The Gothic Literary Aesthetic I (from Gothic MOOC) Thumbnail

The Gothic Literary Aesthetic I (from Gothic MOOC)

Posted by Peter Lindfield on July 05, 2016 in Peter Lindfield tagged with , , , ,

Hello, and welcome to the archive of our videos from the second week of our AHRC-funded MOOC,  The Gothic Revival, 1700-1850: Interdisciplinary Perspectives. In the first session we started to make inroads into the manifold meanings of the term ‘Gothic’ in the eighteenth century, including the term’s associations with the ancient Gothic tribe, its perceived associations with British history, the architecture of the middle ages, literature, fashion and modern sub-culture, and more. In this session we are going to be paying sustained attention to a short text that is often held to be t

The Haunted House in French Culture Thumbnail

The Haunted House in French Culture

Posted by Timothy Jones on July 04, 2016 in Uncategorized tagged with

On 19 May 2016 an event was held at the School of Advanced Studies, University of London, to think and talk about the haunted house in French culture. Fanny Lacôte of the University of Stirling talked about the haunted house in French Gothic literature of the 18th and 19th centuries, while Guy Austin of the University of Newcastle talked about the haunted house in French cinema. You can find a podcast of each talk here:   The Haunted House in French Culture – Welcome and Fanny Lacôte   The Haunted House in French Culture – Guy Austin   The event was funded by the

What is Gothic? (from Gothic MOOC) Thumbnail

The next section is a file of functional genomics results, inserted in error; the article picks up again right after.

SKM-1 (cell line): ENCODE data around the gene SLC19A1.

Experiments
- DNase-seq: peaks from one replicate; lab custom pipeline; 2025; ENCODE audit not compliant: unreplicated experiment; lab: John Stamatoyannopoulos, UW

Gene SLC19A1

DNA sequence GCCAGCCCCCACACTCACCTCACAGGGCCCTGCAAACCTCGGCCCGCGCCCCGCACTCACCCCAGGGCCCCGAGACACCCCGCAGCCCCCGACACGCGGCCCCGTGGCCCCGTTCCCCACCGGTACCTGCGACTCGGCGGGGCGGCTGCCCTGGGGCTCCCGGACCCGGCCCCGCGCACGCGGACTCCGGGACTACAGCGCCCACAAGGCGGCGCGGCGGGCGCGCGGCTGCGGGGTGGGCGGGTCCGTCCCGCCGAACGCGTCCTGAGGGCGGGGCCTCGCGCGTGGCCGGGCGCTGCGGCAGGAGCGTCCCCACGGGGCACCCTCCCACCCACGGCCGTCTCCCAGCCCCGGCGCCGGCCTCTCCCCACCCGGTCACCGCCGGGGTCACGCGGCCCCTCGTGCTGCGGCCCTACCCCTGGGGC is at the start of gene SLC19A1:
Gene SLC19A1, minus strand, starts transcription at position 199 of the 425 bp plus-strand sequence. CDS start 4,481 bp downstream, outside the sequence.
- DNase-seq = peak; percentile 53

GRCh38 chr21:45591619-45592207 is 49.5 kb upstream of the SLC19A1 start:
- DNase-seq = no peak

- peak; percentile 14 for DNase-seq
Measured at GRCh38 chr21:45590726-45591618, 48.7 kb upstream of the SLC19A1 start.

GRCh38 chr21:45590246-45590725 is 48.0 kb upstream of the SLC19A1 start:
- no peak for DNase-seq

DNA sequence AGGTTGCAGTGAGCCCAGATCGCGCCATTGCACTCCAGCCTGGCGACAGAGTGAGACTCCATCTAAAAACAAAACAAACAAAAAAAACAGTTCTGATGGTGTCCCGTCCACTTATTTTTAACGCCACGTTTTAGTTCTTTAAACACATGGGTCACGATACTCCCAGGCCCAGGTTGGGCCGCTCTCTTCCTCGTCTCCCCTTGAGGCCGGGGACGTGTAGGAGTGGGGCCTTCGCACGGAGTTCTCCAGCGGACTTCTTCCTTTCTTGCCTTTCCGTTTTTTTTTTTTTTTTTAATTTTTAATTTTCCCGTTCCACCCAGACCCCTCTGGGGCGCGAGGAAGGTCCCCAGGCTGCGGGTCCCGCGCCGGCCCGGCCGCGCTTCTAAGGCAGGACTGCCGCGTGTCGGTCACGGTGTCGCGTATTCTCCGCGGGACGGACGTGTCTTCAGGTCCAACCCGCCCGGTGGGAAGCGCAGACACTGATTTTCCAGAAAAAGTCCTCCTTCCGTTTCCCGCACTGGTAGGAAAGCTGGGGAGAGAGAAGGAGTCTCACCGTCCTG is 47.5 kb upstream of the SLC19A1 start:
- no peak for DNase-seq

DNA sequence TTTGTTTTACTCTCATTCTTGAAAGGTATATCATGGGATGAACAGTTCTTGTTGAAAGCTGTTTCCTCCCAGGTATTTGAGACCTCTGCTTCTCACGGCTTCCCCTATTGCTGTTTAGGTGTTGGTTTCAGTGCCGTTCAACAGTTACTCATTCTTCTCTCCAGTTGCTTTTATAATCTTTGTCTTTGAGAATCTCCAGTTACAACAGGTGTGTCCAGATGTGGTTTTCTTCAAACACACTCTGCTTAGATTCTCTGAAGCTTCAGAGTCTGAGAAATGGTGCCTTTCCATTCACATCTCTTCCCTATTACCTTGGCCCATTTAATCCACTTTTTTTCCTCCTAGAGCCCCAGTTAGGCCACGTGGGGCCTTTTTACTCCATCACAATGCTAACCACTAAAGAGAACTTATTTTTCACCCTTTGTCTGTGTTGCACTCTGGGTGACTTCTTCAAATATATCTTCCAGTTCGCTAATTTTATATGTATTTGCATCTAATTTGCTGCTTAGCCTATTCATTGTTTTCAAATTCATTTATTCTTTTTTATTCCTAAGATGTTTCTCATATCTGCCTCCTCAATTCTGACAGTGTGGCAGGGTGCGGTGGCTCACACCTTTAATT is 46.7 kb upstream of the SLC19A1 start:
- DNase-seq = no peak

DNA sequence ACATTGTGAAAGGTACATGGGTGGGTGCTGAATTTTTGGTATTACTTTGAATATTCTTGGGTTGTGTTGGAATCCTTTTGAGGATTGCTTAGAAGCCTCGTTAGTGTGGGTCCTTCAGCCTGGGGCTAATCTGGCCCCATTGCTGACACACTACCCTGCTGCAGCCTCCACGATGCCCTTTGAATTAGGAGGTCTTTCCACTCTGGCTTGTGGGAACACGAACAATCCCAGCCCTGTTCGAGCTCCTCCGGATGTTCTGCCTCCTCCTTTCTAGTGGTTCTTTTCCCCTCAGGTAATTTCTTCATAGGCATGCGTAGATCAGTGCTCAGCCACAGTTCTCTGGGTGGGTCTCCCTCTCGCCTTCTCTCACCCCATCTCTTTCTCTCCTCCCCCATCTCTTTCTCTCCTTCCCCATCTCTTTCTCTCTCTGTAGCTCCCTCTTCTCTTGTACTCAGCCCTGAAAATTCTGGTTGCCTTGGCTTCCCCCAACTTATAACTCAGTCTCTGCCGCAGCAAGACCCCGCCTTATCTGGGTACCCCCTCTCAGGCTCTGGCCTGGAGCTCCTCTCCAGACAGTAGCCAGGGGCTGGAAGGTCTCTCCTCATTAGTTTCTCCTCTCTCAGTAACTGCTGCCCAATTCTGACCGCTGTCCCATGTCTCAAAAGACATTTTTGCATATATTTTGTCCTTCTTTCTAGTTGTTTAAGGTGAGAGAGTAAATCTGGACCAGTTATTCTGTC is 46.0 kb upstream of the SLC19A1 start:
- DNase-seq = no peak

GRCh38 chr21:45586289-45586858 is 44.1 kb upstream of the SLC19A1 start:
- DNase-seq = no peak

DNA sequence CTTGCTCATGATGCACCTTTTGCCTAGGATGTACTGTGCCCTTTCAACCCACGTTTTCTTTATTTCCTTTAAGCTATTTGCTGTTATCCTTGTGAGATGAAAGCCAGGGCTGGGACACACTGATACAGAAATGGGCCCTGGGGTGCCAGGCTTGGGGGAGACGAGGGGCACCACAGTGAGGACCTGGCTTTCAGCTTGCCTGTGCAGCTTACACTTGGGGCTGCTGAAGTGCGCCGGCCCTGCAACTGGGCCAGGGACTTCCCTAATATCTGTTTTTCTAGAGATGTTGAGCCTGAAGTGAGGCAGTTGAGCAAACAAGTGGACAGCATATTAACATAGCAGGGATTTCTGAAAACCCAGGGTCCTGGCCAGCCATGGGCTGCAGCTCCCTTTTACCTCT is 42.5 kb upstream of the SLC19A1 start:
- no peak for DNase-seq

What is Gothic? (from Gothic MOOC)

Posted by Peter Lindfield on June 28, 2016 in Peter Lindfield tagged with , ,

Welcome to The Gothic Revival, 1700-1850: Interdisciplinary Perspectives. The videos included here, and those in my subsequent five posts, are drawn from a Massive Open Online Course (MOOC) designed and delivered by me and Dale Townshend at the University of Stirling, and funded by the Arts and Humanities Research Council as part of the larger project entitled Writing Britain’s Ruins, 1700-1850: The Architectural Imagination. The MOOC ran for six weeks from 29 February 2016. These videos offer exciting and intensive explorations of the Gothic aesthetic in British culture of

What’s in a name? The Problem with Strawberry Hill Gothic as a Label, and Braziers, Oxfordshire Thumbnail

What’s in a name? The Problem with Strawberry Hill Gothic as a Label, and Braziers, Oxfordshire

Posted by Peter Lindfield on June 21, 2016 in Peter Lindfield tagged with , , , , , , , , , ,

‘Strawberry Hill Gothic’ is a label often banded about when discussing eighteenth-century domestic Gothic architecture and design. Frankly, it not an overwhelmingly positive label: the important Victorian architects, designers and writers Charles Locke Eastlake (1833–1906) and A.W.N. Pugin (1812–52) made sure that Strawberry Hill was ingrained in our minds and imagination as a whimsical and, effectively, bad piece of eighteenth-century Gothic. Eastlake, in his monumental study, A History of the Gothic Revival (1872) condemns Walpole and his villa, Strawberry Hill: The interior, or

The Battle Hymn of the Bathroom: What a Gothic Reading of Julia Ward Howe’s The Hermaphrodite Can Teach Us about Contemporary Trans Panic Thumbnail

The Battle Hymn of the Bathroom: What a Gothic Reading of Julia Ward Howe’s The Hermaphrodite Can Teach Us about Contemporary Trans Panic

Posted by Heather Barrett on June 03, 2016 in Guest Blog tagged with , , ,

The U.S. Departments of Justice and Education recently released joint guidelines to protect the rights of transgender students throughout the nation’s schools, “even in circumstances in which other students, parents, or community members raise objections or concerns” (2). These federal guidelines respond to several state laws that require individuals to use public facilities consistent with their sex designated at birth rather than their current gender identity. Advocates of these laws also emphasize protection, arguing that they seek to shield women and children from being preyed